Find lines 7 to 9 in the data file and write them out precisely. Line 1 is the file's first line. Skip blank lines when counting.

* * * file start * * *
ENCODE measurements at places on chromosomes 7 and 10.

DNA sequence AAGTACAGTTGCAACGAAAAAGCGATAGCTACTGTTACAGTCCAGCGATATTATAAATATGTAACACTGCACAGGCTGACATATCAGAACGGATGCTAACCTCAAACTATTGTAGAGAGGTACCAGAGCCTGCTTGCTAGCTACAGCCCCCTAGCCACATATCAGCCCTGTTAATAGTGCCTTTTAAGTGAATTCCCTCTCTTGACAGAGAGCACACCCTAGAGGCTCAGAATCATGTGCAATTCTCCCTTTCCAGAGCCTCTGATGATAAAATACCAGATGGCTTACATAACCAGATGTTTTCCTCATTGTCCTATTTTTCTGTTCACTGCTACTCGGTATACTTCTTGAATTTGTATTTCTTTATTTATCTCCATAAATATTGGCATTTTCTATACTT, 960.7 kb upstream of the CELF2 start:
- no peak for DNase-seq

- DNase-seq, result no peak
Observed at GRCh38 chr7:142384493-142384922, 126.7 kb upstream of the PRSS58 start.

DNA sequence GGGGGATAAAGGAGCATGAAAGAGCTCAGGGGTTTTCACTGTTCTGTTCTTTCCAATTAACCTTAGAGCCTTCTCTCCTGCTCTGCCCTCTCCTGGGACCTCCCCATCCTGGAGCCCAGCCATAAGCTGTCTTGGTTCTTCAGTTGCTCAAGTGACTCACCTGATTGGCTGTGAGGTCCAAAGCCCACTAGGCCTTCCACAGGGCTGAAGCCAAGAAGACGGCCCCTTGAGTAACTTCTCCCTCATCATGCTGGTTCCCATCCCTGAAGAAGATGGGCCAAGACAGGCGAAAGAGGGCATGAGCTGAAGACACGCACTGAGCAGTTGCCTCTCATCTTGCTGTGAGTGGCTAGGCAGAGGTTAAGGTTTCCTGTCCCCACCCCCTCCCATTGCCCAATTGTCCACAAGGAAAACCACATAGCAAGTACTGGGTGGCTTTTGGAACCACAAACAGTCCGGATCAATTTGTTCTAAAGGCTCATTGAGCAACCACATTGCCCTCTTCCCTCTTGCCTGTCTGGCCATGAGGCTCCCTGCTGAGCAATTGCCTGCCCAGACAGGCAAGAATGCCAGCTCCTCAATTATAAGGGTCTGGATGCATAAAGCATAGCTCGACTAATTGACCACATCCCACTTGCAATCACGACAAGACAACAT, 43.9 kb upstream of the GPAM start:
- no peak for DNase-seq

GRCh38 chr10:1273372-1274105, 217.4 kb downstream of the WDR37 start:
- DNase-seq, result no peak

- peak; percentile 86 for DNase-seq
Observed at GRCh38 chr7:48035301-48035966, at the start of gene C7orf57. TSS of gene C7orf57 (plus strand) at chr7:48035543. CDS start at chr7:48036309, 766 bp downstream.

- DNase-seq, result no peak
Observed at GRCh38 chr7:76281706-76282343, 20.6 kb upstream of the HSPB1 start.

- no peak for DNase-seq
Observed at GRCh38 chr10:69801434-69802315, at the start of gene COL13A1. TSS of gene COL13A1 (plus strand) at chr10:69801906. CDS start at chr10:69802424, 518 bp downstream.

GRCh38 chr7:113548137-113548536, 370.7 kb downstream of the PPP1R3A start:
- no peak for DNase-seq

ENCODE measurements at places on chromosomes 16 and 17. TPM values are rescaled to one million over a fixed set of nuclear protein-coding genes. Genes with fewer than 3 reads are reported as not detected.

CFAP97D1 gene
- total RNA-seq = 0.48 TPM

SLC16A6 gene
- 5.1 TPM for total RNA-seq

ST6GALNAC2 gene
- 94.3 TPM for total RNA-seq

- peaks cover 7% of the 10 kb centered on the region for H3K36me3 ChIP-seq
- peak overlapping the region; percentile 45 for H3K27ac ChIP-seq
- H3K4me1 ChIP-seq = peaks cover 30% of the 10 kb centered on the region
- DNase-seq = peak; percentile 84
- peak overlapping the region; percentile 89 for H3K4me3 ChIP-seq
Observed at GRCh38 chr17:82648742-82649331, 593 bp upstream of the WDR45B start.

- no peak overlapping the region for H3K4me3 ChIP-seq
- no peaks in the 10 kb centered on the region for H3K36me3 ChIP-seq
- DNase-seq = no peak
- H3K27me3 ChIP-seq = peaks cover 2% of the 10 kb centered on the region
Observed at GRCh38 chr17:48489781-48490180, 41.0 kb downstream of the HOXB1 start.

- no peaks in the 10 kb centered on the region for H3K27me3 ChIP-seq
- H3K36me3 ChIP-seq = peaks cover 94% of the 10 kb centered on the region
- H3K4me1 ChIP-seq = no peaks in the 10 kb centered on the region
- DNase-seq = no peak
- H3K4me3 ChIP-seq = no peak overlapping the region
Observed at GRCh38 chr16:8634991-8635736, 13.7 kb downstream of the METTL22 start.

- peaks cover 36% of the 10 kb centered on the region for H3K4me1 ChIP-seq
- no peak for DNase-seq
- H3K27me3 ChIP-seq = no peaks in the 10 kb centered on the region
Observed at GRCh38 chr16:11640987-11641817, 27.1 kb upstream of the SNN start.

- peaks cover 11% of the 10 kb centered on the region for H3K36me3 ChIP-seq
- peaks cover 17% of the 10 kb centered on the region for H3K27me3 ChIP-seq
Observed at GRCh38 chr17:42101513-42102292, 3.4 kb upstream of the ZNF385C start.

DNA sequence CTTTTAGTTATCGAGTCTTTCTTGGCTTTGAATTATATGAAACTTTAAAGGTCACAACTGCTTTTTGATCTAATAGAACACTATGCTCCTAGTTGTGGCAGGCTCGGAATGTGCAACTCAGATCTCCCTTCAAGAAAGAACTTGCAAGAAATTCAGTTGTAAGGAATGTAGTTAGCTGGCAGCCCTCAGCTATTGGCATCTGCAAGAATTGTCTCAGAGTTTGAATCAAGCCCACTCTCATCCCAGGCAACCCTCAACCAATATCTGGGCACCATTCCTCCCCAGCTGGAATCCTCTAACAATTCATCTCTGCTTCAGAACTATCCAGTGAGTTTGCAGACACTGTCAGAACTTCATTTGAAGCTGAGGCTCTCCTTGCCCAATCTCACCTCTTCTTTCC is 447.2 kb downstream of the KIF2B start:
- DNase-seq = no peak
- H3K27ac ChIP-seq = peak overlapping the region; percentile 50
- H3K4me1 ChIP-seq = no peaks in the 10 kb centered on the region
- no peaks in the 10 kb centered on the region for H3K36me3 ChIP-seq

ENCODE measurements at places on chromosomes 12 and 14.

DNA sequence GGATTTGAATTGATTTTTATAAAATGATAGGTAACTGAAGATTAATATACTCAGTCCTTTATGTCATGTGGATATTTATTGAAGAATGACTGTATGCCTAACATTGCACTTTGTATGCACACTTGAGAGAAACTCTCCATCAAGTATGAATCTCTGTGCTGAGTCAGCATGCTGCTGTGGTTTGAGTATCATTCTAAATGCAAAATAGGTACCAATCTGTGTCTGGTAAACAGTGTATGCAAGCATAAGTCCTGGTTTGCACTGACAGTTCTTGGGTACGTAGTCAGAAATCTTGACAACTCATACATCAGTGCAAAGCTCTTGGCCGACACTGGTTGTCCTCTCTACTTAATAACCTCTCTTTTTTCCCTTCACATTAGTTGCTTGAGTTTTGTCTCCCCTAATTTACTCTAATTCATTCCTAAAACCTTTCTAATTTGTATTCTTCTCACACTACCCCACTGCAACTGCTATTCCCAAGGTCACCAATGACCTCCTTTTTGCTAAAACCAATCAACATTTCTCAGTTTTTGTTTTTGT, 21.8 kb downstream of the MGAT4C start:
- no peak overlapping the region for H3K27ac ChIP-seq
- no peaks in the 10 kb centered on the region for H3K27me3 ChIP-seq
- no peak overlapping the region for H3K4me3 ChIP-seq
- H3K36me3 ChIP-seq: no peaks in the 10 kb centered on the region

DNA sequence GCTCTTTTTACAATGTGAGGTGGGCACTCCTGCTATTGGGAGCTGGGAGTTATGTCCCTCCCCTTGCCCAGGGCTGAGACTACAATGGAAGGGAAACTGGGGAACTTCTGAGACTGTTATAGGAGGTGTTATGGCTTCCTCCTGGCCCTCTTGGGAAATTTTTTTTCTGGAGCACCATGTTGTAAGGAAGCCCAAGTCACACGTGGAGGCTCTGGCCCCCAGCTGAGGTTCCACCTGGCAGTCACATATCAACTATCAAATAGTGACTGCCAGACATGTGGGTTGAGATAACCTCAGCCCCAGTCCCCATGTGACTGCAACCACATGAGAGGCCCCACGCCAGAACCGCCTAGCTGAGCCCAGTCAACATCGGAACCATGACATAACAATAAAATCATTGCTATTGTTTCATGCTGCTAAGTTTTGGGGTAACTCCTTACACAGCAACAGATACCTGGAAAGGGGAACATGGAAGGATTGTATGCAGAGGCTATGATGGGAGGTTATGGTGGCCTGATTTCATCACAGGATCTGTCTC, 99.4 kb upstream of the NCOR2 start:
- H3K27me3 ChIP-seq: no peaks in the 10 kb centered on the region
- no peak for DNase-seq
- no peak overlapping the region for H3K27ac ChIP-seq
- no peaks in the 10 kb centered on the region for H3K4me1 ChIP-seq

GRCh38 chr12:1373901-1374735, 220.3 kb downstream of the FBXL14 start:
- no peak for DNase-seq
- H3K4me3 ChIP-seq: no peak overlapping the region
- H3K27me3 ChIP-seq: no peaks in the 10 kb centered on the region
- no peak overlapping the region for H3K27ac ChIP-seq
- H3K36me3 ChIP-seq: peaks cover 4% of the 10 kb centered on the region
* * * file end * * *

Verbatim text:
- no peak for DNase-seq

GRCh38 chr10:1273372-1274105, 217.4 kb downstream of the WDR37 start:
- DNase-seq, result no peak